Until recently, I really could not determine why the value-added argument everyone well-understood in the early 1980's was not working better for EAPs, and why instead EAPs  service vendors and internal programs were closing faster than a creeping forest fire in Gatlinburg.

The idea the EAPs can grow and grow to capture more unmitigated risks associated with human workplace behavior should have overwhelming acceptance by now. I have theory: "The King has No Clothes" . Managed care wants nothing to do with the property-casualty risk market, (which is what we are discussing here), its issues, and the work and integration required to penetrate it. It simple does not meet its business goals of reducing health insurance costs and increasing profits. But EAPs did not start out this way. In yesteryear, they targeted the whole ball of wax of risk in business organizations. If you are retired from the EAP field by now, but as you read this, you know something dramatically degrading has happened to the EAP field.

If a better linkage between EAPs and their powerful risk management reduction capacity where ever truly codified, managed care would risk losing control of EAPs and the simplistic model they depend upon for their uni-polar purpose. Managed care depends on the large majority of EAPs thinking and behaving as they do, and they spend millions on publicity, educational forays, and press releases at every turn to educate the human resources continuum and public at large to buy into their understanding of EAPs as they wish them to be seen. That is, more or less counseling and assessment services with a predominant self-referral path. When the time comes, as  it seems to do almost every day, traditional EAPs bite the dust. Actually, a better way to put it would be that they are more easily assimilated like the Borg in Star Trek. ("resistance is futile.")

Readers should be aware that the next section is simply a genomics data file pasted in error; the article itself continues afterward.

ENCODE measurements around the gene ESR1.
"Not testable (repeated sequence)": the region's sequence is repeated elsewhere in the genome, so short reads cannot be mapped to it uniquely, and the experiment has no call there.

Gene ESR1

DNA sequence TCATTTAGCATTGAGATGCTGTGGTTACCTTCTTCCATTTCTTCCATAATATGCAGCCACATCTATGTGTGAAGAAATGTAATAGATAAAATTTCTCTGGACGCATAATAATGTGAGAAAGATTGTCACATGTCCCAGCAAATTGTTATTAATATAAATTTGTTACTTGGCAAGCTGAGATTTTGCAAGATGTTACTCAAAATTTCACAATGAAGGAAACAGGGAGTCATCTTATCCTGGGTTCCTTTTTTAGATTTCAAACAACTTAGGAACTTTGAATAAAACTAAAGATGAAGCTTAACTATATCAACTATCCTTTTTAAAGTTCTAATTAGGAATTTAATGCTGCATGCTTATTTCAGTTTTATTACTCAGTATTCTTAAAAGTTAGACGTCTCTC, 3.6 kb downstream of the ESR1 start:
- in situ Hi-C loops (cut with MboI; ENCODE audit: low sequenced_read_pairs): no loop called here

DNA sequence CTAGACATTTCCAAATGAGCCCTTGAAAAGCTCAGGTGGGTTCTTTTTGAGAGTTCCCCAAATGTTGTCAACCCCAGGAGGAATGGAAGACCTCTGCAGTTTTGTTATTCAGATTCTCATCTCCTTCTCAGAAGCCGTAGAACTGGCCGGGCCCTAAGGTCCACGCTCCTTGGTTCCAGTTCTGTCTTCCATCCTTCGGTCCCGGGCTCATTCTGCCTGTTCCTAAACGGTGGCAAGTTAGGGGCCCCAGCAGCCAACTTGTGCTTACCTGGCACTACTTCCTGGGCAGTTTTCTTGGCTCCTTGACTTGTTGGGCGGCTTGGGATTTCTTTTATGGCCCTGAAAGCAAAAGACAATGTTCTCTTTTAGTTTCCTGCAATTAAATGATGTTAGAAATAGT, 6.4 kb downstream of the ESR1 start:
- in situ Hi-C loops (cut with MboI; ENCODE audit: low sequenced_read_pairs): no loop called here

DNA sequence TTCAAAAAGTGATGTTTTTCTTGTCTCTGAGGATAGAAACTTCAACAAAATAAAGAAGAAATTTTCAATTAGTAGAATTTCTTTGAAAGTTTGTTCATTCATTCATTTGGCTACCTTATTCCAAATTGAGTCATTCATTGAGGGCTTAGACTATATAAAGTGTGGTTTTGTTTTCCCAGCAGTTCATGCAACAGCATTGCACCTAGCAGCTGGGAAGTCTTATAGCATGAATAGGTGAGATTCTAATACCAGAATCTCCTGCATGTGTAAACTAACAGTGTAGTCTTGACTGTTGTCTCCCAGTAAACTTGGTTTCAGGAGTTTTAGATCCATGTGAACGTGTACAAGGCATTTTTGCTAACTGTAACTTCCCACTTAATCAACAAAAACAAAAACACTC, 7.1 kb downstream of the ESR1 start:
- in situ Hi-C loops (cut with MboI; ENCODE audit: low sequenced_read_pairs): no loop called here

I helped secure Arlington County Government's EAP and the School System's EAP against
managed care contagion 15 years ago by capturing the high ground and allowing the EAP core technology to work its magic by reaching out into any area of the organization where human behavior and trouble employees became exposures that threatened the financial well-being of the organization. Arlington County/Public Schools now has a six person staff for 7,500 employees and a very healthy budget. No vendor or managed care organization can touch it (many have tried) with the large swath of EAP services it provides.

Below is an amazing Web site which contains many arguments and appropriate phraseology for EAPs to use in arguing for their larger purpose, value, and ability to manage more behavioral risks within the confines of the EAP core technology. If you face the ever-present jeopardy of closure and takeover by managed care, you may find help here. Delve deep into it, and start identifying unmitigated risks and exposures during the year. Present an annual "risk mapping report" and recommend additional growth for your EAP, not budget cuts.

The successful end result, of course, is more lives saved and more organizational costs contained. Be aggressive with risk management and program growth to help your EAP and the EAP profession itself. It has shrunk 60% in 25 years despite growth in what are called "EAPs."

The real story of successful EAPs is still be written, or re-discovered, but it is not one that will sit well with managed care. When it comes to the "lead, follow or get out of the way" approach to the EAP field (as I heard at a recent EAPA conference), be sure the one you are following has clothes.

Friday, November 18, 2016

Increasing EAP Utilization Hack #16: Use a Good Health Supply Line